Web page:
Effect of the interrupted aging heat treatment T6I4 on the tensile properties and fatigue resistance of AA7050 alloy

  • A. M. B. S. Antunes
  • C. A. R. P. BaptistaEmail author
  • M. J. R. Barboza
  • A. L. M. Carvalho
  • N. V. V. Mogili
Technical Paper


The tensile response and the fatigue behavior of age-hardenable aluminum alloys are strongly influenced by factors like the size, spacing and volume fraction of strengthening precipitates. Previous researches have shown that the interrupted aging (T6I4) could provide an improved combination of mechanical properties for some alloys. In this study, the tensile properties and high-cycle fatigue behavior of two tempers of AA7050 alloy (the commercial T7451 and the interrupted aging T6I4) were investigated. Transmission electron microscopy analyses of strengthening precipitates were performed, and the results showed that AA7050-T6I4 had a higher volume fraction of strengthening precipitates with smaller size. This microstructural feature was responsible by the higher ductility and toughness shown by T6I4 temper condition while maintaining yield stress and ultimate tensile strength similar to T7451. The smooth samples rotating bending fatigue curves of both material conditions were similar. Nevertheless, the interrupted aging leads to improved notched fatigue resistance and hence lower notch sensitivity. These results were related to the higher activity of screw dislocations and improved dislocation pinning effect during deformation promoted by T6I4 temper.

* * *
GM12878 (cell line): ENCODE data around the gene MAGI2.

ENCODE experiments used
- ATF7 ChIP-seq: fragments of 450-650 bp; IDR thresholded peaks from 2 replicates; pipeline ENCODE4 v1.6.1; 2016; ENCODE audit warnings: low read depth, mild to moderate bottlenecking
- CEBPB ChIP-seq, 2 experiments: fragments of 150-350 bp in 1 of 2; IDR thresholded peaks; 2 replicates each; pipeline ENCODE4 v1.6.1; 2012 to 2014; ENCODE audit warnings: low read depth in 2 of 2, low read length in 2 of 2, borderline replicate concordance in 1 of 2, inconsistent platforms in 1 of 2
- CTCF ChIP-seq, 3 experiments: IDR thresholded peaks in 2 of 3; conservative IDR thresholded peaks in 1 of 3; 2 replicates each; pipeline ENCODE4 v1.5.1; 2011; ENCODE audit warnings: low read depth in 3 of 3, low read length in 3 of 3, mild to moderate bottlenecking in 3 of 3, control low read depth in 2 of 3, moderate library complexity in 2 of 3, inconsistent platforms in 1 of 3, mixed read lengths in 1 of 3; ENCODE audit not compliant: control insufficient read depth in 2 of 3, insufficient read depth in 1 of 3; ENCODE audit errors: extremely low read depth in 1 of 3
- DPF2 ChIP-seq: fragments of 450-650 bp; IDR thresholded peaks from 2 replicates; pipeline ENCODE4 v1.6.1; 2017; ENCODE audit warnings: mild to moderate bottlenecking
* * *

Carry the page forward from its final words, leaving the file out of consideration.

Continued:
Aluminum alloys Age hardening Mechanical characterization Fatigue 



The research was financially supported by CNPq—National Council for Scientific and Technological Development and CAPES—Coordination for the Improvement of Higher Education Personnel. Research supported by LNNano—Brazilian Nanotechnology National Laboratory, CNPEM—Brazilian Center for Research in Energy and Materials /MCTI—Ministry of Science, Technology and Innovation.


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Copyright information

© The Brazilian Society of Mechanical Sciences and Engineering 2019

Authors and Affiliations

  1. 1.Engineering School of Lorena, EEL-USPUniversity of São PauloLorenaBrazil
  2. 2.State University of Ponta Grossa - UEPGPonta GrossaBrazil
  3. 3.National Center for Research in Energy and Materials (CNPEM)CampinasBrazil

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